Emerging Challenges in the Completion of Construction Projects through Public Private Partnerships: Empirical Literature Review

DOI: 10.4236/jbcpr.2020.84017   PDF   HTML   XML   97 Downloads   244 Views  

Abstract

The process of engaging private sector in the provision of public infrastructure can improve economic value in service delivery and enable the government to utilize the capabilities and expertise held by private sector. This has a positive impact on the public in terms of improving their well-being. This literature review attempts to compare the challenges encountered in implementation of PPP projects across the world, with a view to determining cross cutting challenges and recommendations for developing countries. A literature review was conducted for empirical studies focusing on construction projects. The studies are reviewed by analyzing the methodology used and conclusions made to identify the geographical study area, Public Private Partnership project financing model, emerging challenges and recommendation for future project management. The literature search was based on four keywords: construction projects, completion of construction projects, public private partnership, challenges in construction projects. Thus, a total of 11 empirical studies were identified for review in Europe, Asia and Africa. The review revealed that most risk factors affecting project completion can be categorized as human and organizational factors and unknown geotechnical conditions that were not known beforehand. Specifically, project owners’ interference was also attributable to delays with the delays having significant implications for project execution. Risks have great impact on the performance of construction projects because they affect their quality, time and cost. The general remedy to such potential risk factors is adoption of reliable prediction mechanisms which would estimate those factors using a probabilistic model that does not rely on expert judgments as they tend to be unreliable.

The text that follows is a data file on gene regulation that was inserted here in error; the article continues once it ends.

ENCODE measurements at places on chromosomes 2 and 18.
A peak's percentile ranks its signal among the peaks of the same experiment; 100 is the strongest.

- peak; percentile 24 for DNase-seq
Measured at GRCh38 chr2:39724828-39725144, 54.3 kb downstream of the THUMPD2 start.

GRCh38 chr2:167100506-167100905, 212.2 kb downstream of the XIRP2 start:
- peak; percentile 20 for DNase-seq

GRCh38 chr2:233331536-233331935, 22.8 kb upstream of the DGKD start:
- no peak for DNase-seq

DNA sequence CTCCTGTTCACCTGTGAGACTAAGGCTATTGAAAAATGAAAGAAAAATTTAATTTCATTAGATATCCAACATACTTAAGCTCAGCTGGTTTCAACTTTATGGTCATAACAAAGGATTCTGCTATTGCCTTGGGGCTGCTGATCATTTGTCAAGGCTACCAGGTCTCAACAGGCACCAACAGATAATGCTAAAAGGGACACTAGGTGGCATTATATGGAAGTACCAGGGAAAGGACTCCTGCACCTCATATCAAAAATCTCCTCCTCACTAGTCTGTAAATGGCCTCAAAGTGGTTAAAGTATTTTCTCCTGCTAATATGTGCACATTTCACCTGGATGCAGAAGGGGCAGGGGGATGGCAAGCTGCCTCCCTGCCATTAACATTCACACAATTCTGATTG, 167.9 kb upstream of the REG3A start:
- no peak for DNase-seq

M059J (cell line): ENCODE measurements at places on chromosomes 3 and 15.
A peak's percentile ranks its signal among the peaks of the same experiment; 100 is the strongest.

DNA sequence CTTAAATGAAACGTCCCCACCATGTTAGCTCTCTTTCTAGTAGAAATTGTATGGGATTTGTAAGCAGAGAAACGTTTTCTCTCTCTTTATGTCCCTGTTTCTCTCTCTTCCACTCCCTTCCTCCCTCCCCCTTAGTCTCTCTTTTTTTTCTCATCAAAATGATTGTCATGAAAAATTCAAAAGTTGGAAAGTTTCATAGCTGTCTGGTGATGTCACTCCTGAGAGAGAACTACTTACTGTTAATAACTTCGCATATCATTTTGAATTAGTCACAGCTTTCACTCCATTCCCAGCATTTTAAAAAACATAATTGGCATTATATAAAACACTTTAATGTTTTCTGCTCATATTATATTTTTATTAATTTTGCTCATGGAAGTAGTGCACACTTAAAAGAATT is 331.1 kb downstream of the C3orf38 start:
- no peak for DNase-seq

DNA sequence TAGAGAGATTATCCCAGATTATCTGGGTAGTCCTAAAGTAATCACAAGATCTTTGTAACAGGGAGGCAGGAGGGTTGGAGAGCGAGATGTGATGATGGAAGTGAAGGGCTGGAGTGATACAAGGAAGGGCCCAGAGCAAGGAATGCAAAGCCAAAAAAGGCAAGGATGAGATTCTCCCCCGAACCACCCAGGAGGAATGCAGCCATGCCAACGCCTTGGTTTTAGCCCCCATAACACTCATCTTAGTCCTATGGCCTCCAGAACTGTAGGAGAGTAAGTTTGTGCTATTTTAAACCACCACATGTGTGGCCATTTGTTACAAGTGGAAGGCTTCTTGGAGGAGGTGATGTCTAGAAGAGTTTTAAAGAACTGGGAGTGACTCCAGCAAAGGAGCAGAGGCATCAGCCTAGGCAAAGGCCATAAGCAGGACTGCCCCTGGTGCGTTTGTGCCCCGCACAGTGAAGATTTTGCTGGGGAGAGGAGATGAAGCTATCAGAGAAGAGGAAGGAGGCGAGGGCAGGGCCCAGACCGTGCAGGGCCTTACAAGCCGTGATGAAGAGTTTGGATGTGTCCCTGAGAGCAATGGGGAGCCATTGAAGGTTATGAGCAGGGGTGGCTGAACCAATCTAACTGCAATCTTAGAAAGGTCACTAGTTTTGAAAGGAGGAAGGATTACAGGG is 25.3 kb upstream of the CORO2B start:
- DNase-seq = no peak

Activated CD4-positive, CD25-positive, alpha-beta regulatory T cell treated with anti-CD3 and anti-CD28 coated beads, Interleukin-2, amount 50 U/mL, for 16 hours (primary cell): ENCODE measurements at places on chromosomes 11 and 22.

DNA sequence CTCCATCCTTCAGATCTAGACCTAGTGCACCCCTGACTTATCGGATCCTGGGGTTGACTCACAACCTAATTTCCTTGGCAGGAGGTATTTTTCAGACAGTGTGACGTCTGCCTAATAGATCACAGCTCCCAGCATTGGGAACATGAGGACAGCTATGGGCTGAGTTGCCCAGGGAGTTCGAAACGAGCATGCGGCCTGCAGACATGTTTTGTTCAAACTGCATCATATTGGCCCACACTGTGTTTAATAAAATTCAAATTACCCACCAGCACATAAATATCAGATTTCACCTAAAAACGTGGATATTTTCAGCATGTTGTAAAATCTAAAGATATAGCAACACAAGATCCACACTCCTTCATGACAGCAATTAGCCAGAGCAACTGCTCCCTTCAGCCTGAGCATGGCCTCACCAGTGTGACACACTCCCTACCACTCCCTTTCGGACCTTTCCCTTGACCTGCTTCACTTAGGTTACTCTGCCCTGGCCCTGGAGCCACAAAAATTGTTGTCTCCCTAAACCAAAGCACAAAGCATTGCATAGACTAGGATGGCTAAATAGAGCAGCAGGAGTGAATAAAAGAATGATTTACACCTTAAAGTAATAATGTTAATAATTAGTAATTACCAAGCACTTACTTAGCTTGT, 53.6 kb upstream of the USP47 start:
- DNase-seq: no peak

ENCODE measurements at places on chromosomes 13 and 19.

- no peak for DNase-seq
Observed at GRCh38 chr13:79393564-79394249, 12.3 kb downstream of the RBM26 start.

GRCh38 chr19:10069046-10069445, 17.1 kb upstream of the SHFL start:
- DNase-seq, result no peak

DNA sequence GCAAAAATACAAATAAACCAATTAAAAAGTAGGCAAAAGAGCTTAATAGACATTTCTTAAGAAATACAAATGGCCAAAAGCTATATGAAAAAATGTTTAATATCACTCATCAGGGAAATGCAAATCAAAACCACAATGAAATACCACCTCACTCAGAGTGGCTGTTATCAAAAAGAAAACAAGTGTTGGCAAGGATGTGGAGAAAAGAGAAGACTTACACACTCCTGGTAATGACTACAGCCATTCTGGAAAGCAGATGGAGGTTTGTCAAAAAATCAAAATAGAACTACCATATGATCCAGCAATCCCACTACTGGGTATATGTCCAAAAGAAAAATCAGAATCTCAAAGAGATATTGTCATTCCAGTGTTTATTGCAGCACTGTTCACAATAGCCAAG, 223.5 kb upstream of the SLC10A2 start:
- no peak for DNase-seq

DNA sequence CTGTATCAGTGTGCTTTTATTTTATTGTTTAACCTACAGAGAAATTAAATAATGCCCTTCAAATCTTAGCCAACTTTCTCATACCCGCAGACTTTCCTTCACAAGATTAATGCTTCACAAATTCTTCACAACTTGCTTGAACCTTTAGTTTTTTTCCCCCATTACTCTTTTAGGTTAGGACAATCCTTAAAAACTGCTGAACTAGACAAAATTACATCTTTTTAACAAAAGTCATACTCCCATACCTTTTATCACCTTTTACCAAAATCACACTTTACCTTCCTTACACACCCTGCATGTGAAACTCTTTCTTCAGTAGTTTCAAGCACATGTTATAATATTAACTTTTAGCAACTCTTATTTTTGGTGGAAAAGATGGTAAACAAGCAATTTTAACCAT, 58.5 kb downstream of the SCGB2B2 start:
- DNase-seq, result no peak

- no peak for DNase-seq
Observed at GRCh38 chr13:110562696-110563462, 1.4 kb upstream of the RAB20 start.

Share and Cite: